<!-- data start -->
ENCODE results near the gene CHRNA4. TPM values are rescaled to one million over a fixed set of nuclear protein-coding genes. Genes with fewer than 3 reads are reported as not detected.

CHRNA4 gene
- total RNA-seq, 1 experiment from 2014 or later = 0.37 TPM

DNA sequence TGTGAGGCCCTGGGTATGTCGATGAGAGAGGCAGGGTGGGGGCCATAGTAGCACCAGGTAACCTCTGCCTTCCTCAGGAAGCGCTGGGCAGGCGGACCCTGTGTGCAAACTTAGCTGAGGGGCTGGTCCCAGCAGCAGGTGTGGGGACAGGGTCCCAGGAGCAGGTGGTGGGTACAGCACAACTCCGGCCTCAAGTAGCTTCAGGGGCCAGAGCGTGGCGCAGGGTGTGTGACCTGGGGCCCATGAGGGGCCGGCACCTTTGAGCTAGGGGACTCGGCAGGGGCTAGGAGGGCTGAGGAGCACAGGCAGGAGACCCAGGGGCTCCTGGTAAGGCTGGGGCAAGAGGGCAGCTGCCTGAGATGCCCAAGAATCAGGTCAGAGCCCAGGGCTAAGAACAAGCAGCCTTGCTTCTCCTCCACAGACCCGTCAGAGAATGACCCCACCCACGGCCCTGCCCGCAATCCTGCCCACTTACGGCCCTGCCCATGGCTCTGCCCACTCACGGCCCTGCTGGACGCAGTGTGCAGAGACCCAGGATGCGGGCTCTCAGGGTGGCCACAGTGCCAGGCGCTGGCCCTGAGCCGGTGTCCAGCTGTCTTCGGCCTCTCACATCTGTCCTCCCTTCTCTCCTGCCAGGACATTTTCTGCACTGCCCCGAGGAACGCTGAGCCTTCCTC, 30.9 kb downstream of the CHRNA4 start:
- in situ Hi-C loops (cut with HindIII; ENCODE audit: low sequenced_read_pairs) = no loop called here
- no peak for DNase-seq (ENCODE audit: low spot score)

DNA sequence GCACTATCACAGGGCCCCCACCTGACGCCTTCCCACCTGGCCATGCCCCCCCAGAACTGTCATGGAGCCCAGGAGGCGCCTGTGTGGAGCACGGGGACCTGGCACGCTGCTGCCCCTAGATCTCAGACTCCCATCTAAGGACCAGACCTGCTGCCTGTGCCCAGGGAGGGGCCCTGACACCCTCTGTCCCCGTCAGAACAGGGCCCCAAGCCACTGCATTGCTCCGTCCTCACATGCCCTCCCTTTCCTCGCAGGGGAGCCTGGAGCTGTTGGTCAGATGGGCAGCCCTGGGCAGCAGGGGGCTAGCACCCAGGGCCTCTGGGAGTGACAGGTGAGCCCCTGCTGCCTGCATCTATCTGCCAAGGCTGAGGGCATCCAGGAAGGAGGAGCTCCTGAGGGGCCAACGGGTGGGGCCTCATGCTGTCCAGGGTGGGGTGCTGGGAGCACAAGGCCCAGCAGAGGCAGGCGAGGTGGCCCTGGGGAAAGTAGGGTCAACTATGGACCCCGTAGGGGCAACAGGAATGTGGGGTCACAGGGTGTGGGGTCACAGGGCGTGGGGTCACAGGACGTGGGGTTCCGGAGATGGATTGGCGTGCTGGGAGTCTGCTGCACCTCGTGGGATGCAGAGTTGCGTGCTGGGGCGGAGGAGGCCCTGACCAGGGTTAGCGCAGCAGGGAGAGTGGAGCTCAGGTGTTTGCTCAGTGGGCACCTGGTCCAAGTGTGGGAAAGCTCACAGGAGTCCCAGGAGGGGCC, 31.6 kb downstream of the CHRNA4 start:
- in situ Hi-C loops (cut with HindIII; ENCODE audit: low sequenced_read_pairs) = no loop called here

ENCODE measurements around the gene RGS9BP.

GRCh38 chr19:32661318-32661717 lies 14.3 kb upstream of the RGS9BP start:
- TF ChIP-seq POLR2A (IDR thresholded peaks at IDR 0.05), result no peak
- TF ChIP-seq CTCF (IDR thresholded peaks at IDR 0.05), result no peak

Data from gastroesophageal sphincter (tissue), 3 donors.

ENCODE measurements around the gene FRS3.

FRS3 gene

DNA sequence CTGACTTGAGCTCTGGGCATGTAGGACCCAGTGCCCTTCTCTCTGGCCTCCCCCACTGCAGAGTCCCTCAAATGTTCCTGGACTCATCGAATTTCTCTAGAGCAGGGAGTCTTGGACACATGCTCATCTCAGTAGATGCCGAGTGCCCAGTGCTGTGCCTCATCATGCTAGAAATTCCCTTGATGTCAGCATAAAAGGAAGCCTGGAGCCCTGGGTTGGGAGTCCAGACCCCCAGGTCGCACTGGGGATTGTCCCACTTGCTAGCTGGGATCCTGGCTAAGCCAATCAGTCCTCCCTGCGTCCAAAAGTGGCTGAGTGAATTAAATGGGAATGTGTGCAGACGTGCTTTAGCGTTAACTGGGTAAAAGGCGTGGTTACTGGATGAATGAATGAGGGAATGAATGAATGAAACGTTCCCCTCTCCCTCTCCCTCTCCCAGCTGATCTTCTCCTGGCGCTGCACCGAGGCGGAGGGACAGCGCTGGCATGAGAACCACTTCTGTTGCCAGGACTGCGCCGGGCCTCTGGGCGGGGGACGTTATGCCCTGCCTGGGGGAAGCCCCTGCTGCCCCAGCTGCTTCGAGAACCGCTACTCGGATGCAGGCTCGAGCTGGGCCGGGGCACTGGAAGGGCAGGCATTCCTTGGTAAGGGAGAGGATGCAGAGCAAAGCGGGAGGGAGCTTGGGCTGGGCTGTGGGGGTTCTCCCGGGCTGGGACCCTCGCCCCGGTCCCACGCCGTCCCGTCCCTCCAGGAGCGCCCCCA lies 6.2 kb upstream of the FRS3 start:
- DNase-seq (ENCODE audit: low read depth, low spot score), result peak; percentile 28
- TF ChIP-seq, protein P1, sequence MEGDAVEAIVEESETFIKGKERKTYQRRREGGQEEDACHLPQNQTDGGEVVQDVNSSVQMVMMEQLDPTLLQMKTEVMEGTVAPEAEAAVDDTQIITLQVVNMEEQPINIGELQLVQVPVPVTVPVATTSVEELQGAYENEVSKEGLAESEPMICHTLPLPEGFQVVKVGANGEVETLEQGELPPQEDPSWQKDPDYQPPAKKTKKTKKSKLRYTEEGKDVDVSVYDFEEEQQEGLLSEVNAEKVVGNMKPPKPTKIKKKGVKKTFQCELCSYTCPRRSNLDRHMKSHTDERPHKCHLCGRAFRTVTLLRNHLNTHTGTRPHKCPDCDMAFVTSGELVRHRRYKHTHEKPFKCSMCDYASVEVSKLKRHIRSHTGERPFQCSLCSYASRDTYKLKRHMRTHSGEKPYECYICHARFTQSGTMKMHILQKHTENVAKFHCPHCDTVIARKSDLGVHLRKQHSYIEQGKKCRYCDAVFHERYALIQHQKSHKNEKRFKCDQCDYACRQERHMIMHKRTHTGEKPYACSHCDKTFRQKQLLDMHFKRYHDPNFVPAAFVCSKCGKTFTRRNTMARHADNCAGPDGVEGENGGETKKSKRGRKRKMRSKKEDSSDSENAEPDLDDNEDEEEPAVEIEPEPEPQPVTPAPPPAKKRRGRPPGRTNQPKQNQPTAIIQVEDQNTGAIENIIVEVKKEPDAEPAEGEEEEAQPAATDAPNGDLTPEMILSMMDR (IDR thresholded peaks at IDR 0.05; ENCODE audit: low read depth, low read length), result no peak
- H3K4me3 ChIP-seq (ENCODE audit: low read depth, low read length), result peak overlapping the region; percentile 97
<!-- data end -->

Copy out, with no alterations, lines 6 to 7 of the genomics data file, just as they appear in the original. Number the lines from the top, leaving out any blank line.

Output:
- no peak for DNase-seq (ENCODE audit: low spot score)

DNA sequence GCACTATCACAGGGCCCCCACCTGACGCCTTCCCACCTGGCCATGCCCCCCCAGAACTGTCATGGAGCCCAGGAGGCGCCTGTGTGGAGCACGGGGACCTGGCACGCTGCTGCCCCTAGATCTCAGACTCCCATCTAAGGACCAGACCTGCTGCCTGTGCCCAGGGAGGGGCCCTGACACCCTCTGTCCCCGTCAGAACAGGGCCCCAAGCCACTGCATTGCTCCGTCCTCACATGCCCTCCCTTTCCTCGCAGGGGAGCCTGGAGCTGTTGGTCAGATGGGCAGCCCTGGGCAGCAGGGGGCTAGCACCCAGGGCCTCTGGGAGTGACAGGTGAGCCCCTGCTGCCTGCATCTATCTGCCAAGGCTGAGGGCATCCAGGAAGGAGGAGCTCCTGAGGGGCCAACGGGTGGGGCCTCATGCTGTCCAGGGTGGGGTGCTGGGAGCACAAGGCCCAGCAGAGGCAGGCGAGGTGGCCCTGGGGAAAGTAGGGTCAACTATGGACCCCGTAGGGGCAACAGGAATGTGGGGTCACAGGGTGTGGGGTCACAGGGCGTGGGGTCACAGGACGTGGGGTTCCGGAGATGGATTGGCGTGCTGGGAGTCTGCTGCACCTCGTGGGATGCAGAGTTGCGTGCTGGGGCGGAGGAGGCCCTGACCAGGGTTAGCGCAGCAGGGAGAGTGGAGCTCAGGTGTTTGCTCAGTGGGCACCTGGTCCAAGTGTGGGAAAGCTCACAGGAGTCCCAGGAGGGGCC, 31.6 kb downstream of the CHRNA4 start: